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Kirkland Helps Indiana Foster Care Suit Stay On Track

A putative class action on behalf of children in the Indiana foster care system has mostly survived the state's bid for a quick win thanks to a team of Kirkland & Ellis LLP attorneys and two nonprofit partners, though the government is still hoping to short-circuit the litigation.

The children in the suit, who are also represented by A Better Childhood and Indiana Disability Rights, have alleged that the state of Indiana has failed to provide safe and appropriate foster care placements for the children in its care, including by placing many children with disabilities in institutions instead of community-based environments.

Children are often separated from their siblings and can spend lengthy stays in emergency shelter care, according to the complaint.

The suit also alleges that internal problems at the Department of Child Services contribute to the problems, including high caseloads for case managers and trouble retaining personnel, leading to high turnover.

"We view [this case] as impactful for thousands of kids in the Indiana foster care system," said Aaron Marks, a litigation partner with Kirkland & Ellis.

DCS said in a statement after the suit was first filed that the timing of the case was "puzzling," and argued that it had been making improvements. It told Law360 in an email, "DCS has continued to make significant progress that results in better outcomes for Hoosier children and families, even during these unprecedented times. The agency continues to see a downward trend in the number of children in foster care and residential placements as we focus on providing the right care to the right child at the right time."

Nikki Gray, an attorney with Indiana Disability Rights, told Law360 that ultimately the team representing the children would hope to work with the state in addressing some of the issues identified in the lawsuit.

So far, however, she said, DCS has not seemed open to that and has in fact been fairly aggressive in its response to the suit.

The case survived a motion to dismiss in May, but since then, the state has taken the unusual step of filing a second motion to dismiss, saying that the first victory revealed additional flaws in the case.
In ruling on the first motion, the Indiana federal court agreed to nix a claim brought under the Adoption Assistance and Child Welfare Act, but said that most of the claims in the case should stand.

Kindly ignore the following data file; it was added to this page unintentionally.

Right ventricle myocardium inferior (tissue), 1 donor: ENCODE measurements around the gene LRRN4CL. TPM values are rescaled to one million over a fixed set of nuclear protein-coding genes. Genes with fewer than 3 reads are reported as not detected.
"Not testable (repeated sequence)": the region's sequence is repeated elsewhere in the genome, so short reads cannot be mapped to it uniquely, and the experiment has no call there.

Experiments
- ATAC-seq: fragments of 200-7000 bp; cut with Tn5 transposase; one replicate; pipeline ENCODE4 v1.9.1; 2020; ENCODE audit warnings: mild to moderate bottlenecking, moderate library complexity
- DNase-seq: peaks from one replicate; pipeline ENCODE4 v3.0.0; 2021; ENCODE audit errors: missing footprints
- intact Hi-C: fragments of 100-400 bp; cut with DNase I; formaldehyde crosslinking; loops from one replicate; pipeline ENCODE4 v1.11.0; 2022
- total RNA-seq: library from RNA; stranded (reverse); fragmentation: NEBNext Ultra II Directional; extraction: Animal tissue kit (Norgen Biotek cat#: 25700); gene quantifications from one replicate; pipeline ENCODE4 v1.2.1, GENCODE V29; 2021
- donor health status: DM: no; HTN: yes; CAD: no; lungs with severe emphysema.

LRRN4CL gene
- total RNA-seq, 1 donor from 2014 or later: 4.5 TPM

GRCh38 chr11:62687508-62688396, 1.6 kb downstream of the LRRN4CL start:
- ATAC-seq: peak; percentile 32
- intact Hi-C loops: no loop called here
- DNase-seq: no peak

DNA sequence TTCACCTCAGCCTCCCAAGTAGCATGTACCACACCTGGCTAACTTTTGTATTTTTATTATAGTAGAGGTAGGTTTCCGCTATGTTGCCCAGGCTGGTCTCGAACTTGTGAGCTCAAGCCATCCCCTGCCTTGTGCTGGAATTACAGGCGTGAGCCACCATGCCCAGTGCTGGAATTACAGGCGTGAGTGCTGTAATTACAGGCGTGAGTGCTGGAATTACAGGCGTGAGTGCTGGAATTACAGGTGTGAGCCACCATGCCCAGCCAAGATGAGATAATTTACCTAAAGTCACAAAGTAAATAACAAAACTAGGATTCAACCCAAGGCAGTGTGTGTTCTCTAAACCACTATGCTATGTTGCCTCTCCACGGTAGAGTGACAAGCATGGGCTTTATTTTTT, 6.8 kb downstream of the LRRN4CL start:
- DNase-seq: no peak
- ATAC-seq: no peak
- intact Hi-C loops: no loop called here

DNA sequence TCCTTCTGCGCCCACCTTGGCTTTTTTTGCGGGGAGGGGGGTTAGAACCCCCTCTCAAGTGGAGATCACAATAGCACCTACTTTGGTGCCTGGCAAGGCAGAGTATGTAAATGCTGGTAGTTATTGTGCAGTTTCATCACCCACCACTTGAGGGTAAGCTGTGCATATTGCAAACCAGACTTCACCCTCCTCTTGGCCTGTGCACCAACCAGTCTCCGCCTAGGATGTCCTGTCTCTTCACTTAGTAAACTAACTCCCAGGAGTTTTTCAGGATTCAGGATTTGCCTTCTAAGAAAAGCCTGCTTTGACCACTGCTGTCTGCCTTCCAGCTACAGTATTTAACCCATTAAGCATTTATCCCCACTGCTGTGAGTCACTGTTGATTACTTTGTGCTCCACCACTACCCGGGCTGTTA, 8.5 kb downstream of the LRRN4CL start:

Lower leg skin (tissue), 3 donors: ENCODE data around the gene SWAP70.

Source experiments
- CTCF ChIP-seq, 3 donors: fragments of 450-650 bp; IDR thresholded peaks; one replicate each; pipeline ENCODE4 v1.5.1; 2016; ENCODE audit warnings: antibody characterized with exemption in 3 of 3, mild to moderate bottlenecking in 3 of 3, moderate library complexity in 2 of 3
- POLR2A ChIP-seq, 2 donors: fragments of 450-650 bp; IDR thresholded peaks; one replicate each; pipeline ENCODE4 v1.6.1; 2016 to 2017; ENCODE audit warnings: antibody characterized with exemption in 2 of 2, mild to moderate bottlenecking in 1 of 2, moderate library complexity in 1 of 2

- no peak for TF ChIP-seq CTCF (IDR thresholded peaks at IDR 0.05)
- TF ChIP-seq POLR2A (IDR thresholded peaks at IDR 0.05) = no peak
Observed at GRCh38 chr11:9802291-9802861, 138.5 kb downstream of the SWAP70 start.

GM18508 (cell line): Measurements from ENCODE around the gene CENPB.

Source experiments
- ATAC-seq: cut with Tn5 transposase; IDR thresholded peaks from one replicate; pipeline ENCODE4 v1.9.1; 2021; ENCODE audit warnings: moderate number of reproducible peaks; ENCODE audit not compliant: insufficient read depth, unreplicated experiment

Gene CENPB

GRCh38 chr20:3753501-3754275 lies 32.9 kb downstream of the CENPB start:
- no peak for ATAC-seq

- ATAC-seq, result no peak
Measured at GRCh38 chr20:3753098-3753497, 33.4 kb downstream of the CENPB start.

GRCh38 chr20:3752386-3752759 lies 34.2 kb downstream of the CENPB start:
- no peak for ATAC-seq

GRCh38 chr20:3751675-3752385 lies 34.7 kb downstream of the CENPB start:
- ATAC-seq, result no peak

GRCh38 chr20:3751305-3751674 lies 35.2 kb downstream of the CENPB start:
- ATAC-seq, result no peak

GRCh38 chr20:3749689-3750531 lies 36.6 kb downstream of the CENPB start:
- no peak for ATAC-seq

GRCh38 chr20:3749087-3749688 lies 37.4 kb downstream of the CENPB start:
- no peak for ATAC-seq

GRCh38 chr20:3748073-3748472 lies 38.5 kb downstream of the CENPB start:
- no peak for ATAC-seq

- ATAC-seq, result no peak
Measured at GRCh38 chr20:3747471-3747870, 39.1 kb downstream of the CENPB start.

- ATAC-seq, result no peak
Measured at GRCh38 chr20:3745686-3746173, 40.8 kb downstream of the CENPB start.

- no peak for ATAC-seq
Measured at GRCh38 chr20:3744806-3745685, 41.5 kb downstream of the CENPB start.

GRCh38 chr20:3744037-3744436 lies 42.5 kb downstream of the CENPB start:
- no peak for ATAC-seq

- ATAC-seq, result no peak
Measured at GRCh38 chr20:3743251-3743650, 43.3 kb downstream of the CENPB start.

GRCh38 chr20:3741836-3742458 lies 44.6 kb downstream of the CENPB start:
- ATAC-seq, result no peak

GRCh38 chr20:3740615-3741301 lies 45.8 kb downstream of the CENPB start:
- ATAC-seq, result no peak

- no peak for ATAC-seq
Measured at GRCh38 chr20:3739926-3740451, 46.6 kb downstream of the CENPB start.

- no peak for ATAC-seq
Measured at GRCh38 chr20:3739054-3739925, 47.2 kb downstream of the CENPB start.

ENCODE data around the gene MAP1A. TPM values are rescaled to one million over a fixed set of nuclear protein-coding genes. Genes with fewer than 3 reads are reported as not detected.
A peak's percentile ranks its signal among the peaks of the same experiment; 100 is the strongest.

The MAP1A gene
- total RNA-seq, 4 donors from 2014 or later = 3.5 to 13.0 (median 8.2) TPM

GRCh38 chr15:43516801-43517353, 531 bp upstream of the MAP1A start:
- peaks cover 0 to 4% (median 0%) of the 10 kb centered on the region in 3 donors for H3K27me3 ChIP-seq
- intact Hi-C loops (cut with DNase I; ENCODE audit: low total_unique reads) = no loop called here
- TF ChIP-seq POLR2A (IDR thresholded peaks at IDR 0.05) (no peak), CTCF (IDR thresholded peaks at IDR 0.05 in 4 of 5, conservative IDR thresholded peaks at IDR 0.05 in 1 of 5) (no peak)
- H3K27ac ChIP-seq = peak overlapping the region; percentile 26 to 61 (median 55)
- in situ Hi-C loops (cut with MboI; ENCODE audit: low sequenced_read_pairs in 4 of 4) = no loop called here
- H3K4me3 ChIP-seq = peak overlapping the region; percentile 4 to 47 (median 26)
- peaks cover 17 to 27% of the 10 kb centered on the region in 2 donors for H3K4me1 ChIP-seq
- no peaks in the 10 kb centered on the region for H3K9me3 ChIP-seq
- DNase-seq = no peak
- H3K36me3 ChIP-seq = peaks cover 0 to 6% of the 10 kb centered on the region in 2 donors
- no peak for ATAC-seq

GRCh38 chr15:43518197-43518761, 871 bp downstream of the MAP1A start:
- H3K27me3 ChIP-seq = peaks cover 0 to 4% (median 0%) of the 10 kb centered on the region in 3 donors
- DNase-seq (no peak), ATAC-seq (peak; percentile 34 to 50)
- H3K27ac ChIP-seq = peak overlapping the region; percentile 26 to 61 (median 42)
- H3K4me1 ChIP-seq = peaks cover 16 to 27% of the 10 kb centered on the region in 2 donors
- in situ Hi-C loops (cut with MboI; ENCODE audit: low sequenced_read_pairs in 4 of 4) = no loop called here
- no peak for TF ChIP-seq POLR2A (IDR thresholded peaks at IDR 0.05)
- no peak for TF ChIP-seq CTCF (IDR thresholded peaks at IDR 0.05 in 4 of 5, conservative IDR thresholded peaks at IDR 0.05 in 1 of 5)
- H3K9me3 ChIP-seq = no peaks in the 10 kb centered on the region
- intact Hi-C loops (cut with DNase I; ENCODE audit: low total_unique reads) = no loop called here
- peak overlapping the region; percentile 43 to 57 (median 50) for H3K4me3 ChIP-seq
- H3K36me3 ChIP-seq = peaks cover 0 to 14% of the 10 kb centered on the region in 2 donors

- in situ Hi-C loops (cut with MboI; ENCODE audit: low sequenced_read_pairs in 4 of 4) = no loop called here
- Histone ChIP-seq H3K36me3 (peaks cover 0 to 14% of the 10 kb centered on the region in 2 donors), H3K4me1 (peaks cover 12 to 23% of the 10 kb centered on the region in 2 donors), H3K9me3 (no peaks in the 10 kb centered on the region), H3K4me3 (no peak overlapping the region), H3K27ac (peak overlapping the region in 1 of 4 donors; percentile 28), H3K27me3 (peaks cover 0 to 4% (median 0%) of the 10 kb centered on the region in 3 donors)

The decision rejected the argument that the case would interfere with a state court proceeding — in this case, the children's "children in need of services" or CHINS proceedings — and ruled that the court did have jurisdiction over the proposed class action.

"Plaintiffs are not challenging the state-court custody orders themselves; they are challenging defendants' actions and policies that led to those orders," the court said.

Following the decision, however, the state of Indiana filed a new motion to dismiss, arguing that if the suit did not intend to rectify errors in the CHINS proceedings, the claims lacked the necessary standing to proceed.

"Each plaintiff complains in this federal court about circumstances that his or her CHINS court regularly reviews, has ordered, [or] may modify," the motion argued. "Then, each plaintiff requests in this federal court assorted injunctions and declarations that — plaintiffs admit — would not (indeed could not) change such circumstances."

Marks declined to comment on the merits of the new motion, but said that he did not consider it to be procedurally proper for the state to try for "a second bite of the apple."

Gray said it was "disappointing" to see the state push back so forcefully against an attempt to reform its foster care system. She noted that early in the case, the state also motioned for the adults acting as "next friend" of the children in the suit to be removed.

"We have very young plaintiffs; we have plaintiffs who have been in the system for many years; one of our plaintiffs has significant developmental disabilities and limited verbal skills and has been living in a nursing home," she said. "For DCS to then say that these children don't require this extra level of representation to protect their interests, it was a little disheartening."

Despite the challenges, Gray said she was glad that the suit was happening. For years, she said, Indiana Disability Rights had been advocating for individuals in the system, but it had never had the resources to push for systemic change, even though the organization believed that the foster care system required it.

Having the backing of A Better Childhood, which is a national organization, and of Kirkland & Ellis, she said, has made a big difference.

"It's night and day for us," she said.

Marks told Law360 that the case was a good example of the Kirkland & Ellis approach to pro bono, saying that the firm likes to pursue cases with the potential to make a broad impact.
And for Marks, the case also speaks to him personally.

"This is my first foray into litigation involving the foster care system, but I also have three kids of my own," he said. "Certainly a driving factor for me in choosing the areas in which I do pro bono work is to help other children have opportunities, to have [better] day-to-day lives."